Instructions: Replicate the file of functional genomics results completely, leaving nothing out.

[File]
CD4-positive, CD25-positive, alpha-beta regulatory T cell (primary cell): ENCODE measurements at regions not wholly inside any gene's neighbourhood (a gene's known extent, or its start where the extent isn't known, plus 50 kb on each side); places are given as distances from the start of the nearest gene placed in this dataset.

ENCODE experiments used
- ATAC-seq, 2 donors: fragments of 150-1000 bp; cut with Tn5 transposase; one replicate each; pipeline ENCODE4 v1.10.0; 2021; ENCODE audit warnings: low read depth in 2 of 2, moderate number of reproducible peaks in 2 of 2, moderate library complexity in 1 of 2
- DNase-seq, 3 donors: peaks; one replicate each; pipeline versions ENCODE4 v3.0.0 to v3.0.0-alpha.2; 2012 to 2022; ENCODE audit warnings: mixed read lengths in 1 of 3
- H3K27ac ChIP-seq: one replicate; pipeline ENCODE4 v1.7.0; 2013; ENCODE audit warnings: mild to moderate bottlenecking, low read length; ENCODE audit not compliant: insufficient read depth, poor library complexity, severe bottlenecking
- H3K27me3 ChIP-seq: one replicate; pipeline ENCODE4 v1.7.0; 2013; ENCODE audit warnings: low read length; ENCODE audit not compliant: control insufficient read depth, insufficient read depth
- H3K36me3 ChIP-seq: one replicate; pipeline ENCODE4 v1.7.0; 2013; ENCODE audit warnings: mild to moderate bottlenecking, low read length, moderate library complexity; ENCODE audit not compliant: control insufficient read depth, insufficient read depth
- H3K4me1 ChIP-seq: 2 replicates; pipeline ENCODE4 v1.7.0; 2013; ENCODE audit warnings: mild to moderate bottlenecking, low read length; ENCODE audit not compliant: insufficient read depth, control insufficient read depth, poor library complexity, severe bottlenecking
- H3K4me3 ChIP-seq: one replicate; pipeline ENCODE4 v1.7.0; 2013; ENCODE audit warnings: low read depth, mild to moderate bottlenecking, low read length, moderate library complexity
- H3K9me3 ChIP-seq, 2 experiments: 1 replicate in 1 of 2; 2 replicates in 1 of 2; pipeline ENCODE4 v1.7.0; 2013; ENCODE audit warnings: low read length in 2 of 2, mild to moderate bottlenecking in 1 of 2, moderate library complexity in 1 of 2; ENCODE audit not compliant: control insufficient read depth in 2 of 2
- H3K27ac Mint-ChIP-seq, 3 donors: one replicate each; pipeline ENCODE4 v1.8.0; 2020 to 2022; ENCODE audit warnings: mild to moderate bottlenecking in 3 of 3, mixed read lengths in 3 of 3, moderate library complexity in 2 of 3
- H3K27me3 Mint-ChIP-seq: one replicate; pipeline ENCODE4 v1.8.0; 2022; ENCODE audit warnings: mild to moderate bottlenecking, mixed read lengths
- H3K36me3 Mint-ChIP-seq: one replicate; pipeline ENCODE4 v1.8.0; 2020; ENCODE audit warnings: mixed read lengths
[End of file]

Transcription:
CD4-positive, CD25-positive, alpha-beta regulatory T cell (primary cell): ENCODE measurements at regions not wholly inside any gene's neighbourhood (a gene's known extent, or its start where the extent isn't known, plus 50 kb on each side); places are given as distances from the start of the nearest gene placed in this dataset.

ENCODE experiments used
- ATAC-seq, 2 donors: fragments of 150-1000 bp; cut with Tn5 transposase; one replicate each; pipeline ENCODE4 v1.10.0; 2021; ENCODE audit warnings: low read depth in 2 of 2, moderate number of reproducible peaks in 2 of 2, moderate library complexity in 1 of 2
- DNase-seq, 3 donors: peaks; one replicate each; pipeline versions ENCODE4 v3.0.0 to v3.0.0-alpha.2; 2012 to 2022; ENCODE audit warnings: mixed read lengths in 1 of 3
- H3K27ac ChIP-seq: one replicate; pipeline ENCODE4 v1.7.0; 2013; ENCODE audit warnings: mild to moderate bottlenecking, low read length; ENCODE audit not compliant: insufficient read depth, poor library complexity, severe bottlenecking
- H3K27me3 ChIP-seq: one replicate; pipeline ENCODE4 v1.7.0; 2013; ENCODE audit warnings: low read length; ENCODE audit not compliant: control insufficient read depth, insufficient read depth
- H3K36me3 ChIP-seq: one replicate; pipeline ENCODE4 v1.7.0; 2013; ENCODE audit warnings: mild to moderate bottlenecking, low read length, moderate library complexity; ENCODE audit not compliant: control insufficient read depth, insufficient read depth
- H3K4me1 ChIP-seq: 2 replicates; pipeline ENCODE4 v1.7.0; 2013; ENCODE audit warnings: mild to moderate bottlenecking, low read length; ENCODE audit not compliant: insufficient read depth, control insufficient read depth, poor library complexity, severe bottlenecking
- H3K4me3 ChIP-seq: one replicate; pipeline ENCODE4 v1.7.0; 2013; ENCODE audit warnings: low read depth, mild to moderate bottlenecking, low read length, moderate library complexity
- H3K9me3 ChIP-seq, 2 experiments: 1 replicate in 1 of 2; 2 replicates in 1 of 2; pipeline ENCODE4 v1.7.0; 2013; ENCODE audit warnings: low read length in 2 of 2, mild to moderate bottlenecking in 1 of 2, moderate library complexity in 1 of 2; ENCODE audit not compliant: control insufficient read depth in 2 of 2
- H3K27ac Mint-ChIP-seq, 3 donors: one replicate each; pipeline ENCODE4 v1.8.0; 2020 to 2022; ENCODE audit warnings: mild to moderate bottlenecking in 3 of 3, mixed read lengths in 3 of 3, moderate library complexity in 2 of 3
- H3K27me3 Mint-ChIP-seq: one replicate; pipeline ENCODE4 v1.8.0; 2022; ENCODE audit warnings: mild to moderate bottlenecking, mixed read lengths
- H3K36me3 Mint-ChIP-seq: one replicate; pipeline ENCODE4 v1.8.0; 2020; ENCODE audit warnings: mixed read lengths